Vintage Christmas Decorations


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I like vintage decorations. As a kid I remember we had some pre-war Christmas tree lights. They were really big compared with modern ones. The problem was that you couldn't get spares and they were mains voltage (220/240) connected in series. So any that failed meant none worked. Of course you could shorten the wire and reduce the number of lamps, but that pushed up the voltage of each lamp which was highly dangerous!
 
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My best memory was making popcorn strings for the Christmas tree. After Christmas we would hang the strings out in the front yard and watch the sparrows brave the snow for an easy meal.
 
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As little kids we did the popcorn on strings, also colored paper garland.
https://blog.retroplanet.com/wp-content/uploads/2012/12/retro-paper-garland-450x247.jpg


We also put Suet (beef fat) out for the birds.



Interesting little walk down memory lane,...
 
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somewhere in our basement, we have the little old fashioned hooks that they used to use on the tree to set the real candles in them. have to look for them. unless husband took it up to an auction house. try to look for them.
 
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I used to use tinsel but not anymore. Don't have any vintage Christmas decorations, all from a few years ago, led lights and white and clear baubles and ornaments for the tree. When i was a lot younger, used to make decorations with the crepe paper in different colours.
 
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As a kid I was fortunate to grow up in Grand Rapids, Michigan. This was a Christmas destination for most of Michigan because of the department stores downtown. The two big department stores decorated like crazy and of course they had Santa Claus for the kids. If you want to get an idea of what it was like you can watch the movie featuring Tom Hanks called Polar Express.
 
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The thought of vintage decorations reminded me of something from my past.
In the seventies I managed a large departmental store, this was before I moved into superstores. Christmas was really big in those days, particularly toys. Long before on-line shopping and specialist stores, like Disney, Toys R Us (in their hey day), took the bulk of the sales.

We devoted a third of the furniture department to toys and Christmas decorations at one end of the floor, from the middle of November. The "Toy Fair," was simply created by situating a line of wardrobes across the middle of the floor with their backs facing the toys and fixtures placed along their length. More fixtures with multiple shelves around the other two sides of the perimeter, a couple of aisles down the midle and two checkouts at the front. The windowdressers really went to town with decorations, lights (big mains voltage ones), Christmas trees etc,. Lots of posters, (we had an instore signwriter). Big banner over the entrance. At a few thousand square feet it always looked impressive.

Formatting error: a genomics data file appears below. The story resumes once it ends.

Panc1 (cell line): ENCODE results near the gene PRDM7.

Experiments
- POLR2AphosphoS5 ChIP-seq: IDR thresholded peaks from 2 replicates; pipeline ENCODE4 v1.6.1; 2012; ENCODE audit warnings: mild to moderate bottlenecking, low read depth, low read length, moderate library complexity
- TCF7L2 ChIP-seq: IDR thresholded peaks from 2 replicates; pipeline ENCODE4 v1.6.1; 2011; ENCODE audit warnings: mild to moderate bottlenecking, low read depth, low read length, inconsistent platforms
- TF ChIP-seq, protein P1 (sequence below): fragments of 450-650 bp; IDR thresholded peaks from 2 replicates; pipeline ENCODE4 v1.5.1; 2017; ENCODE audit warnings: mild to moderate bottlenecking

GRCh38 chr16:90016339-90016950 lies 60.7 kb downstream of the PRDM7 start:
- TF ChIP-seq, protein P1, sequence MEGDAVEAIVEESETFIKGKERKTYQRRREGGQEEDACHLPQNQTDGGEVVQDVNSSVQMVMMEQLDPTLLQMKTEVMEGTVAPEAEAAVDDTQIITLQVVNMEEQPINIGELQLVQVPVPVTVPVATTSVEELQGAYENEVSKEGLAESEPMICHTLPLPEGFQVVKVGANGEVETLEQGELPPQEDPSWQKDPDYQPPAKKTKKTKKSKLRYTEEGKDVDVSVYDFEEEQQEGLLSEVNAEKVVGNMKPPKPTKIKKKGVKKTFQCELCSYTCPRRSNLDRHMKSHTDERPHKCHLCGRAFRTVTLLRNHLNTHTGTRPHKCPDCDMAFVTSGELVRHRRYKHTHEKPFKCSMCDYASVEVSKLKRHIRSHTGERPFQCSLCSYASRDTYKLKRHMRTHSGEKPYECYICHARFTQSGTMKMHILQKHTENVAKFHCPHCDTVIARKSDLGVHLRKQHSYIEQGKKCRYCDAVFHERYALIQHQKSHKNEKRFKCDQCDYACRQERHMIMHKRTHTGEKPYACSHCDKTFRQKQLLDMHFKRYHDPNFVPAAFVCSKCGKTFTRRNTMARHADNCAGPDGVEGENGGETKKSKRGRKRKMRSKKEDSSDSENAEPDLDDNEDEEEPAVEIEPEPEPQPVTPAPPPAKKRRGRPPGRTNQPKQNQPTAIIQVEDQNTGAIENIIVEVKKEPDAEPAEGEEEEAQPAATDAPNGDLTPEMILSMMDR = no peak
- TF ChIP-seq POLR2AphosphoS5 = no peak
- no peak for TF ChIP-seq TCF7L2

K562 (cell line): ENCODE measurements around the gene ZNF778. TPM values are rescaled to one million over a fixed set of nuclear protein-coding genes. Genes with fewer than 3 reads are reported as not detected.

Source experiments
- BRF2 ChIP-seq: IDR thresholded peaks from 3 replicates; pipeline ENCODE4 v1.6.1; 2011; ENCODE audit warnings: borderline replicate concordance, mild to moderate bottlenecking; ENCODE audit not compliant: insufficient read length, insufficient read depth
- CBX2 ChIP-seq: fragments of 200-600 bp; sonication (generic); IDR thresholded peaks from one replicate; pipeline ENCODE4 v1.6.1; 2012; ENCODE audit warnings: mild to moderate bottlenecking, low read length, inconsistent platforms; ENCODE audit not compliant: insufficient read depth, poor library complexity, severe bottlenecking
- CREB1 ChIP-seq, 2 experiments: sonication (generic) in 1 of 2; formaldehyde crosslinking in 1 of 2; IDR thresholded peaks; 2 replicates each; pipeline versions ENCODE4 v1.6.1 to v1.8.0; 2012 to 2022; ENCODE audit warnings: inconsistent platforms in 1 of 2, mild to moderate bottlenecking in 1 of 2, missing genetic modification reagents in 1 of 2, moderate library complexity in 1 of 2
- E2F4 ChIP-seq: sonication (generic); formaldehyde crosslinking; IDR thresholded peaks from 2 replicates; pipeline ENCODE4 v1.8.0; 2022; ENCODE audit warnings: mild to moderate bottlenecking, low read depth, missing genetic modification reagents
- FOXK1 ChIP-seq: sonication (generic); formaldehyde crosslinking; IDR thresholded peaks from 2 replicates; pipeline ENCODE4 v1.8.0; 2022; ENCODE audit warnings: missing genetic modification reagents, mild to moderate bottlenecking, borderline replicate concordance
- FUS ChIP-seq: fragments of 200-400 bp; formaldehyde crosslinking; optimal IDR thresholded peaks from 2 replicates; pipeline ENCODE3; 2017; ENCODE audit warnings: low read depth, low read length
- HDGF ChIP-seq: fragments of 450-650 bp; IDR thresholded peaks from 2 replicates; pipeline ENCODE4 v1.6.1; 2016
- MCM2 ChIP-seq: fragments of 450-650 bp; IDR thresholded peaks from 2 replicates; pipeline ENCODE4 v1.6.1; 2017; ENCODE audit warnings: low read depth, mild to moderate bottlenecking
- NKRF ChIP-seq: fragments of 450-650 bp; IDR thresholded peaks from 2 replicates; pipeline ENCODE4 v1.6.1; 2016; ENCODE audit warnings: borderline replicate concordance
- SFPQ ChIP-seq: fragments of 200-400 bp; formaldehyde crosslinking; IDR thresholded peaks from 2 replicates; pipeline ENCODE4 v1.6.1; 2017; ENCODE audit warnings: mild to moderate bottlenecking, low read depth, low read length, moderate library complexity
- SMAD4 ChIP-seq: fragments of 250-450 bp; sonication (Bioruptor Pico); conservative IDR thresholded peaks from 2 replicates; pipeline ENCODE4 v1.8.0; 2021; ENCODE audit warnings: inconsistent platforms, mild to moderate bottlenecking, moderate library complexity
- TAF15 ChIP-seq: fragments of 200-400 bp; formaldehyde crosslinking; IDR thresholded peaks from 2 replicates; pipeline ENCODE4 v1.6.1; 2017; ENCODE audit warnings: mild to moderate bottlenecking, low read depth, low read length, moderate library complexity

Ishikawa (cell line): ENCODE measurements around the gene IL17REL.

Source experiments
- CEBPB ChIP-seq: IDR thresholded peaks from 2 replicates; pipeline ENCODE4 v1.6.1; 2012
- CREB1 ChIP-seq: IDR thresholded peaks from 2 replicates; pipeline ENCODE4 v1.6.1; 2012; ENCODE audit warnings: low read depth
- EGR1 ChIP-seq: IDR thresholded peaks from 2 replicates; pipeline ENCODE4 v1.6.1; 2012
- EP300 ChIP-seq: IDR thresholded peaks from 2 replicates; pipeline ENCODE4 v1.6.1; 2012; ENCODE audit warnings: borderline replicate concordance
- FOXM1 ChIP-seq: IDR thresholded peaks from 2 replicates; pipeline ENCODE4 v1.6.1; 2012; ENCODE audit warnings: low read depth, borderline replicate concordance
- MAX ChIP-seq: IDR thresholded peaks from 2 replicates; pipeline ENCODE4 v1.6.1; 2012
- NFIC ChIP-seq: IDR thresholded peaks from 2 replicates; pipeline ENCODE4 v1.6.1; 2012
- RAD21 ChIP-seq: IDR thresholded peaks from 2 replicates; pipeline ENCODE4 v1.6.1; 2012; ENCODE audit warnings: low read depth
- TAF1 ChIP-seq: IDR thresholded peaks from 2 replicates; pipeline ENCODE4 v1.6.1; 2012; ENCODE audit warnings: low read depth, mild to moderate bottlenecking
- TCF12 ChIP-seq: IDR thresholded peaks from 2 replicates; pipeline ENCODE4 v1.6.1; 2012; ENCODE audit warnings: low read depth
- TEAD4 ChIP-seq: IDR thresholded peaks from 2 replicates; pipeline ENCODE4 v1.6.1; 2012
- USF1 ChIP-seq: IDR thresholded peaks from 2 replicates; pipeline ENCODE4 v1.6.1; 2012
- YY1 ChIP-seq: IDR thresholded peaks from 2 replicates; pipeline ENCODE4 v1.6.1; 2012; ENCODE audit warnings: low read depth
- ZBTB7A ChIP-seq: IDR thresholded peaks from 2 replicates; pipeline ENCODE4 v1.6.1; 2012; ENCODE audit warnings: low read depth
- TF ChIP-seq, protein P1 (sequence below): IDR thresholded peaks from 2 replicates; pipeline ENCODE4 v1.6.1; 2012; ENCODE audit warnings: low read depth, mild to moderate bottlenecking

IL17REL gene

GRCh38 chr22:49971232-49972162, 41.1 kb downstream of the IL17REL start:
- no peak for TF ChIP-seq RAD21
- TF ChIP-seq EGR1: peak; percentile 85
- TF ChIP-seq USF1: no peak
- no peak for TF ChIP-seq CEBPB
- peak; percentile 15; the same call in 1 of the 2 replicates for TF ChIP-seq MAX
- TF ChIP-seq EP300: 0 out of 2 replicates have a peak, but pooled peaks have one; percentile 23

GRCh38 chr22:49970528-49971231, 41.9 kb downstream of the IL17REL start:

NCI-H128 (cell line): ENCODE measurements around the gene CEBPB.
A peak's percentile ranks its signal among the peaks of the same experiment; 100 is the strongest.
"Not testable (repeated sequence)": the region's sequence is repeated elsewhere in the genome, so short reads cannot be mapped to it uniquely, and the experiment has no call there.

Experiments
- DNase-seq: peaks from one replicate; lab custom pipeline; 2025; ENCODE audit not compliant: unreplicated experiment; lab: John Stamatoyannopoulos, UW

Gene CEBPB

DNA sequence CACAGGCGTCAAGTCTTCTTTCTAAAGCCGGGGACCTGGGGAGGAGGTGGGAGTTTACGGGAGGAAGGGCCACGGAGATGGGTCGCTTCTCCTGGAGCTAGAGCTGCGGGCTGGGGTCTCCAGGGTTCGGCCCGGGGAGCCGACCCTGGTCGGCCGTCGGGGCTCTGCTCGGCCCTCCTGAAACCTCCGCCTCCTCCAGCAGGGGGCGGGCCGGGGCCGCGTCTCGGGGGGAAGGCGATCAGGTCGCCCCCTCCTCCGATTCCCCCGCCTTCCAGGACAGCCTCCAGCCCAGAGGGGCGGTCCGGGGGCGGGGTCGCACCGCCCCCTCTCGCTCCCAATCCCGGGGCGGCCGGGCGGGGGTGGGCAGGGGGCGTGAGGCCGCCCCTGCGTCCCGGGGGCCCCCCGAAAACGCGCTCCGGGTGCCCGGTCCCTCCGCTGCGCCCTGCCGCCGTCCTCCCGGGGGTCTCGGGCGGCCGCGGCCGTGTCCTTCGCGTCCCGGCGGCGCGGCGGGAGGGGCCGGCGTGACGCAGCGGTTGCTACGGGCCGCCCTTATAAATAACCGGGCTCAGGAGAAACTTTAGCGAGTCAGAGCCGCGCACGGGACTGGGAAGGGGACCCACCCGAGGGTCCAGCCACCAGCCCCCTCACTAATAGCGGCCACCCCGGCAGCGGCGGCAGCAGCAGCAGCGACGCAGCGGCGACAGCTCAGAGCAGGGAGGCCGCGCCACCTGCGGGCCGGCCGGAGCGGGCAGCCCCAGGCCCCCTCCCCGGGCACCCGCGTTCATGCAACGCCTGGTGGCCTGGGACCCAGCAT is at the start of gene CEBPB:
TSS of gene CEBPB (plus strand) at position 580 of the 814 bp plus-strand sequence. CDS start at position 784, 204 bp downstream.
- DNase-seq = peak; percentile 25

The sales in this department were massive. We also had Father Christmas in his ghetto, sorry! grotto. Animated figures lined the entrance to "the ride." This was in a big side room off the sales floor next to the fair. This took the form of either a sleigh with two animated reindeer at the front appearing to pull the sleigh into the "blackness" ahead of it, with moving painted canvas screens at the side you really got the impression of movement as the sleigh itself moved up and down and tilted from side to side. You could get a dozen kids on it .
One year curiously, we had Noah's Ark because the sleigh was unavailble. This was a cabin that moved in the same way, more screens to the side and real water cascading past the several windows which looked like torrential rain. The kids then got out, went to see Father Christmas and got their toy.
The price of admission I pitched at a price that just about covered Father Christmas's wages and the cost of the toys. I didn't believe in ripping off kids and their parents. The gross margin on toys in those days was high, no discounting.
I never had a grand opening, it would have been chaos, so we opened it piecemeal, taking many thousands before we advertised that it was open. I think that sort of "magic" for kids is long gone

What always amused me was that some of the directors liked to see the Toy Fair in the first week when it was fully open. They were always scheduled to visit when Father Christmas had "gone to feed the reindeer," This was so they could have a "go" on the ride!
It used to kill me. Seeing grown men and women sitting on small bench seats.
.
 
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